It is not good to eat much honey,
or to seek honor on top of honor.
Like a city breached, without walls,
is one who lacks self-control.
I am all about moderation. Or rather, I am moderately about moderation.
Okay that was a bad joke.
Actually, I’m usually not very good about moderation at all. I don’t have drinking problems or anything, but I am a huge Texas Rangers fan (which occasionally makes me think about adopting a drinking problem). There are 162 games in a baseball season, and in any given year, I probably watch about 130 of them. I have a multiplicity of Texas Rangers hats and t-shirts, a couple of jerseys, and even a pair of Texas Rangers socks. I plan my schedule around the Texas Rangers. I go to great lengths to ensure that I’m somewhere with a TV tuned to the Rangers every time they’re playing.
What? I’m fine. As long as it doesn’t detract from other aspects of my life, then what’s the problem?
I mean, if you can’t stop drinking or if you can’t stop gambling, we might say your addiction is unhealthy. But what about good things? What about things like Texas Rangers baseball? What about ice cream? Or reading? Or spending time with friends? If God has blessed us with something, doesn’t God want us to enjoy that as much as we can?
But the writer of Proverbs says it is not good to eat too much honey. What’s not good about too much honey? I mean, how many people throughout history have had their lives ruined by a crippling honey addiction?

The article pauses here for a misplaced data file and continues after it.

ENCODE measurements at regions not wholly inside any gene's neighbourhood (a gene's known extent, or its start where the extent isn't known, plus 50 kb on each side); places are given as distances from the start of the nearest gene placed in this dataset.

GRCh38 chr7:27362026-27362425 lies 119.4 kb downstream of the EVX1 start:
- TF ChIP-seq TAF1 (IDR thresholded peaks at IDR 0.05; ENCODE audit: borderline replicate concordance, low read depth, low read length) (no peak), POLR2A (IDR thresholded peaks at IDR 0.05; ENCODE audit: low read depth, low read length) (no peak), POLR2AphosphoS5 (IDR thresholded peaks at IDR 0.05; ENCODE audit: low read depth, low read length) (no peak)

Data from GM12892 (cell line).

Things like eating too much honey, watching too much baseball, owning too many Apple products, or sleeping too much don’t strike us as bad as alcoholism, gambling addictions, or pornography addictions because they don’t seem to hurt anyone. But the writer of Proverbs doesn’t agree that these kinds of addictions are harmless. And C. S. Lewis hammers that point home in his own quote on the matter.
Just because you’re not falling down in the street over it, doesn’t mean it isn’t spiritually damaging you.
An addiction doesn’t have to cripple you in order to be spiritually damaging. It just has to define you.
I recently heard a friend say, “Anything you cannot fast from from owns you.”
And maybe that’s a good metric for us to use. What is it in my life that I can’t give up, even for just a short period of time? Maybe those are things I need to give up altogether.
Jesus tells us that we can’t serve two masters. So if we can’t give something up, it becomes our master. Even if we’re not falling down in the street over it. As C. S. Lewis says, God is not deceived by externals. I may appear to have it all collected and in order on the outside, but God knows when I’ve let other things take God’s place as Lord in my life.
But I also don’t want to swing too far the other way. Proverbs doesn’t say, “don’t eat honey or seek honor.” Those things are good things! God has given us blessings that I think God wants us to take advantage of. God is not opposed to baseball games, or ice cream, or honey. God created those things so that we could enjoy them! I really believe that God gets enjoyment out of our enjoyment of life.
But one of the fruits of the spirit is self-control. It’s there right after gentleness. When the Holy Spirit of God lives within us, we exercise restraint on how we partake in the blessings God has given us, because we only have one Master. And it’s not Texas Rangers Baseball. It’s not the delicious taste of honey. It’s not curling up with a good book. It’s the God of the Universe, who calls us to belong fully to God’s self
Tyler Jarvis is a youth minister and occasional writer. He's entirely too good at Guitar Hero, and entirely too bad at the real guitar. He also enjoys writing about himself in the third person. You can read more of Tyler's articles at tylerjarvis.wordpress.com/ and follow him on Twitter at @Tyler_Jarvis.